Erik Sofge of Popular Mechanics writes in his piece, "Why the Hydrogen Feud Needs to End: Analysis," that hydrogen fuel cell research, which appears to be the method of choice for automotive propulsion, is mired in "tumultuous debate."
Sofge says while proponents sink money into research and marketing, opponents refute their claims with their own numbers, "asking that researchers shift time and money to more promising technologies, like batteries."
The answer may be grassroots
Endless debate won't shift even a small percentage of automobiles or fleets onto a hydrogen highway.
I stumbled (seriously, on stumble.com) across a video from Juan Pablo Girardi, engineer and a founder of the Santa Monica, Calif.-based Brain Optimization Institute. He says while electric cars don't burn fossil fuel, they require creation of toxic materials via construction of their lithium-ion batteries. He also touts hydrogen.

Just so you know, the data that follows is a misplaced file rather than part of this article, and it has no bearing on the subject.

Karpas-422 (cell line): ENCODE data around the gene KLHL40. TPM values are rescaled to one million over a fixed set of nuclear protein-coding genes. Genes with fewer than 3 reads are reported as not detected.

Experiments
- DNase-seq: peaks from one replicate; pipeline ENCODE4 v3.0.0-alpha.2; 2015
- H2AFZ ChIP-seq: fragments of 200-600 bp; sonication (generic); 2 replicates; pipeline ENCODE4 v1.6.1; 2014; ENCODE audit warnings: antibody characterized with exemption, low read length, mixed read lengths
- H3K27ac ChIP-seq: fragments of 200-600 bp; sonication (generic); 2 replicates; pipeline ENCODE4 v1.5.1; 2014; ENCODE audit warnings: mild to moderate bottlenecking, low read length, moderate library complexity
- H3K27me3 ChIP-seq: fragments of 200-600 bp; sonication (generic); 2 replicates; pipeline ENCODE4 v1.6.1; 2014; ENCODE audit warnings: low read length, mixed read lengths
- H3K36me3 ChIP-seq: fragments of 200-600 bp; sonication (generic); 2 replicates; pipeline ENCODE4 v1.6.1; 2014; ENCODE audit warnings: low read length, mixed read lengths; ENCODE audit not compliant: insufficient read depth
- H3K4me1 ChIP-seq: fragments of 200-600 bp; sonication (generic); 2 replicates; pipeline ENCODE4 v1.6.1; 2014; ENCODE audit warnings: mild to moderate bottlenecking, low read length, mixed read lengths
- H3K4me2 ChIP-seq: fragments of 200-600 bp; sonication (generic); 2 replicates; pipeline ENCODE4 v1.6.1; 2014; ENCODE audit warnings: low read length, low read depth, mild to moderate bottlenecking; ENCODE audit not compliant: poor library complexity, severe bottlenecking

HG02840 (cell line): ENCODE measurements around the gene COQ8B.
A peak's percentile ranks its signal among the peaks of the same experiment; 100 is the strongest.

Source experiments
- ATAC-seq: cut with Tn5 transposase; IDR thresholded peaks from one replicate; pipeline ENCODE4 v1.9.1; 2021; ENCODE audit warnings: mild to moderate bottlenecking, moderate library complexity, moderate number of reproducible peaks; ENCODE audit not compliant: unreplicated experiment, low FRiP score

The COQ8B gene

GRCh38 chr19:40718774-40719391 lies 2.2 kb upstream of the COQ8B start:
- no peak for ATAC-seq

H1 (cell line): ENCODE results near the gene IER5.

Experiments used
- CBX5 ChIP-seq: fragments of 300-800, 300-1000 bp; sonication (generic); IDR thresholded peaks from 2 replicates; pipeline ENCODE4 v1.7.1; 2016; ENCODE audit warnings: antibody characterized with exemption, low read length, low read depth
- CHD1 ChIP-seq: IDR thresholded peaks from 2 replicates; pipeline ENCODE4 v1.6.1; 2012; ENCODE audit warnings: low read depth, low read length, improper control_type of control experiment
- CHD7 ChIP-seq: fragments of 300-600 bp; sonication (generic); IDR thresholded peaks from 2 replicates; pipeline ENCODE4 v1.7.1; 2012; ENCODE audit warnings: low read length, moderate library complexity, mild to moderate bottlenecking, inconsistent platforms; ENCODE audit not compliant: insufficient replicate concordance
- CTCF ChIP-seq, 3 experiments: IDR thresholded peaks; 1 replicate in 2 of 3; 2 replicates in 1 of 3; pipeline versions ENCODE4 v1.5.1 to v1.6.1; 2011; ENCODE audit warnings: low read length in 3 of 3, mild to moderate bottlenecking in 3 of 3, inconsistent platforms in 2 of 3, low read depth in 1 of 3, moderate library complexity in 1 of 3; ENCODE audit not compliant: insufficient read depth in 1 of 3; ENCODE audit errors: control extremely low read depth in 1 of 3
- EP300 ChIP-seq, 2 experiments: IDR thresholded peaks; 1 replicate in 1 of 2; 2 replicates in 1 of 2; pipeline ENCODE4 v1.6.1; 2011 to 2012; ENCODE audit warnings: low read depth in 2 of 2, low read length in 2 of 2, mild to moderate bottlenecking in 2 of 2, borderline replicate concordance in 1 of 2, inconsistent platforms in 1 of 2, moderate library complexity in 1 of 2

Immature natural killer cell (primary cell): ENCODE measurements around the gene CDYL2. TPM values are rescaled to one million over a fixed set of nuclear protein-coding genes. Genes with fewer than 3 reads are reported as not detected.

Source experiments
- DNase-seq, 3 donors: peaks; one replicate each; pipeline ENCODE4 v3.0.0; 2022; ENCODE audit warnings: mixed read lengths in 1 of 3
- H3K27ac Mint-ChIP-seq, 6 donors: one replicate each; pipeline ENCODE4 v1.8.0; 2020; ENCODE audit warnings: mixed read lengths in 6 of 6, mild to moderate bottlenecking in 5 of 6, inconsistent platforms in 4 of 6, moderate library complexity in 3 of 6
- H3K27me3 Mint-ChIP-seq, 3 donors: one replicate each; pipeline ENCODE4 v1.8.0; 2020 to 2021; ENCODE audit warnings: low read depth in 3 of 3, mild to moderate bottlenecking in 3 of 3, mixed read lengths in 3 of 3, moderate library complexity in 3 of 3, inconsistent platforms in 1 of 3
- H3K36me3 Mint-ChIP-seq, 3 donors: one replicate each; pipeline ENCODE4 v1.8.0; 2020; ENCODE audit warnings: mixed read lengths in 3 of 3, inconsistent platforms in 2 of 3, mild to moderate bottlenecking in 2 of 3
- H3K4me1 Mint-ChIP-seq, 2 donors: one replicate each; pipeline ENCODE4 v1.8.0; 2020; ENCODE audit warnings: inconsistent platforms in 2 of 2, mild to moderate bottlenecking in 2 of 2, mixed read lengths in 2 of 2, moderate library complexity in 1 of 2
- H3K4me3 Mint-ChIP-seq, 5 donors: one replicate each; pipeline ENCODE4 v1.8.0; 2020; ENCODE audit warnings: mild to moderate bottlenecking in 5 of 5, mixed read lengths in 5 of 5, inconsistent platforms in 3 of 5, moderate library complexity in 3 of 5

Girardi says health-wise the evidence against gasoline is overwhelming. As for hydrogen, he says its development is not a technological issue but a political one. He urges a grassroots movement for getting U.S. government support of the production of hydrogen cars and the conversion of existing cars.
Maybe that will happen. But collateralized debt obligations, which in part led to the housing crisis masking toxic mortgages to investors, still exist despite heated opposition to the practice. So maybe not. This may need a big corporate supporter.
"You can move a 747 with hydrogen," Girardi says. "The technology is there. Let us stop procrastinating."